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Short .gif from a .ser video, captured last night (12th) with my ASI385MC and the supplied all-sky-lens.
We had a lovely clear night last night. The best we've had in ages. The battery died on my old laptop - probably due to the sub zero temperature - so only managed a few 5 minute videos. I saw lots more before I decided to set up the camera.
Tonight; peak; is completely clouded out! Surprise, surprise!!
I also had my Mother-in-laws dog as a stargazing companion/hot water bottle. Excuse the finger in the shot, my wife is a bit of a technophobe!
Some of you may be aware of the Radio Meteor Detection collaboration Project which is a group of contributors who submit their monthly log files after which do a number of things with the data see here for more info: https://radiometeordetection.org/about
Our latest exciting project is to see if we can successfully match Radio and Video events to aid our understanding of meteor phenomena, so we are now starting to Map Radio Meteor Altitudes for GRAVES.
The attached PDF gives a full description of this project
The project brief and maps can be found here: https://radiometeordetection.org
If you want any more information or feel you can help in any way, please do get in touch
Mapping Radar Meteor Altitudes for GRAVES.pdf
I'm Jonny and I live in Farnborough in Hampshire, UK.
My friend and I are taking our first baby-steps into night sky photography so I'm here for all the help I can get.
We're just starting out so our equipment is very basic, but I'm sure the more we get into this the more we will upgrade over time.
Currently our set up consists of:
Home-made Motorised Barn Door Tracker (my friend is an engineer)
Canon 1100D with an 18-55mm Lens
Laptop with BackyardEOS
We took everything out for it's first test-drive last week and the tracker works really well. Even on very long exposures the stars remain as points and not trails so we were really pleased with how it performed.
I've attached what was probably our most successful picture of the evening. It' not amazing, but it's a start.
I would really love to get some photos of the Milky Way and I'm hoping you all could suggest some settings to use, imaging techniques to try out and equipment upgrades? We're on a bit of a budget but we have photographer friends from whom we can beg and borrow equipment.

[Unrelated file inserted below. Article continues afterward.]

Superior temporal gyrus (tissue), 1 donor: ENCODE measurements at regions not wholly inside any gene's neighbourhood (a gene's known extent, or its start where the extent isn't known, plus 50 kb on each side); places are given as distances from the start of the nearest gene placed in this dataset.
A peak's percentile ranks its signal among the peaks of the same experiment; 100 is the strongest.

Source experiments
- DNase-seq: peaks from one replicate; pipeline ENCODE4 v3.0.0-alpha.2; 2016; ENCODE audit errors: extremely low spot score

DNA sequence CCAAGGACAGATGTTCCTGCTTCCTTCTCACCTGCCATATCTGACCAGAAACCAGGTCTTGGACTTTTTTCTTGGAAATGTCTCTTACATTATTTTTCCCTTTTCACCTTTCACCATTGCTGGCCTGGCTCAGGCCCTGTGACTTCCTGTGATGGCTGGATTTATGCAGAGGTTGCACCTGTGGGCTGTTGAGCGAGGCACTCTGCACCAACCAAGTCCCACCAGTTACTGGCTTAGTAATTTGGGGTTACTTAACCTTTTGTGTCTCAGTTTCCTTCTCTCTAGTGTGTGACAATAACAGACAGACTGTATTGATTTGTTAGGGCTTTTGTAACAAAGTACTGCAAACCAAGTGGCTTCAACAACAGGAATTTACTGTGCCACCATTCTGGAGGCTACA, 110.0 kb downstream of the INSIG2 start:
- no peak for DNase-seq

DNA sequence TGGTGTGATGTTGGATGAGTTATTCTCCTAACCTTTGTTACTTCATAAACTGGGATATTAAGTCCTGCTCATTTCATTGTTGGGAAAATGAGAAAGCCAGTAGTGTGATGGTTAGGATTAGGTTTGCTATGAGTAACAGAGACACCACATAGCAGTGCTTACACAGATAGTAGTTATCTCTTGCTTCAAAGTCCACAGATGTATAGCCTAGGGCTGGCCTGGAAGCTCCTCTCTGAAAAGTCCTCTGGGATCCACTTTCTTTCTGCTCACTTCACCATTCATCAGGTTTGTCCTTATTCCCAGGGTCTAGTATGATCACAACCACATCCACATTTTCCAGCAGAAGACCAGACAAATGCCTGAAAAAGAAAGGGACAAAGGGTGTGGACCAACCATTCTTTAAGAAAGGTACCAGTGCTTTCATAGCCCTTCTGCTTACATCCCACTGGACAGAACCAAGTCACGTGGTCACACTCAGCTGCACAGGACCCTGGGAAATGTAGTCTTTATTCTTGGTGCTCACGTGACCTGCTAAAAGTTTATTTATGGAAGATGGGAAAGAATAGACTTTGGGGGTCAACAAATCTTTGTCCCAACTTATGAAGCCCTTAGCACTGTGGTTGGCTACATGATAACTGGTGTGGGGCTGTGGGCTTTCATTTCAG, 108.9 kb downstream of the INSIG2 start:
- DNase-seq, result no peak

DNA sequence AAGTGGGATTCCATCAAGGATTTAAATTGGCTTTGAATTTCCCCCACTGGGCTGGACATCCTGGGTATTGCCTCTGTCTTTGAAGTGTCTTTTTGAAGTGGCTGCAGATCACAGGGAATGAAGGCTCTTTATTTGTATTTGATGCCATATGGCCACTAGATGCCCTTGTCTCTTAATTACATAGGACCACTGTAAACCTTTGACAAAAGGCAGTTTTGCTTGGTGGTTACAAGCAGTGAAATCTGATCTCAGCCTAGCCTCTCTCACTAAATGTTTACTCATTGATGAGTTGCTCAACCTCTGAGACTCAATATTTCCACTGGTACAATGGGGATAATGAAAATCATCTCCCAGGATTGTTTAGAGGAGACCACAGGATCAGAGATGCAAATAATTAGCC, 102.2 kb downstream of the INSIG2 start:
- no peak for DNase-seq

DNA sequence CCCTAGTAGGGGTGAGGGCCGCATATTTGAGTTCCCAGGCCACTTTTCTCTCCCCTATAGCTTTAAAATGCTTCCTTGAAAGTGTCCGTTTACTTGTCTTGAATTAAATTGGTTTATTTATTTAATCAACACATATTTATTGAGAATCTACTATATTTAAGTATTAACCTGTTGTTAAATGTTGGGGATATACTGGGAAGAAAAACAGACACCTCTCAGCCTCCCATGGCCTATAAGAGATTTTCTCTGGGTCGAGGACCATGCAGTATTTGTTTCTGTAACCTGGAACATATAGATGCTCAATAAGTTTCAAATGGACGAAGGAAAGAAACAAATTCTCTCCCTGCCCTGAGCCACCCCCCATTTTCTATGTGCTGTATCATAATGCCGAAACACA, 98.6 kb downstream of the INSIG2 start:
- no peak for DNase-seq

Looking forward to chatting with you all in time.
The weather forecast was poor when I looked out of the window at about 10:15pm BST, Tuesday hoping for a chance to see a few Perseids. Instead I saw repeated, bright flashes of light. I assumed a neighbour's floodlight was on the blink, but it was lightning.
For the next 40 minutes I stood outside enjoying the best display of (mostly) sheet lightning that I have ever seen in the UK. Every few seconds there were multiple flashes from random directions covering all points of the compass, illuminating some cloud layers & backlighting others. It was completely silent; no thunder so a little bit spooky, like the opening scene from some dystopian sci-fi movie. There was no wind so the storm hardly moved at all.
After a while 2 banks of cloud to my SW and NW started to produce brilliant forked lightning flashes; first one, then the other, like a choreographed firework display. Still silent so they must have been many miles distant although they seemed quite close. All the forks seemed to be within clouds, I saw no ground strikes. This perfectly matched the ancient idea of angry gods hurling lightning bolts across the heavens at each other.
At 11pm I heard the first rattle of thunder, and rain drove me indoors but the lightning continued for at least another hour. Amazing!
But what of the meteors? Well for most of the time there was 100% cloud cover, but from 10:20 to 10:30pm there was a 15 degree hole near the zenith and at about 10;25 a beautiful yellow Perseid fireball zoomed past Vega, heading South-West, as if fleeing from the storm.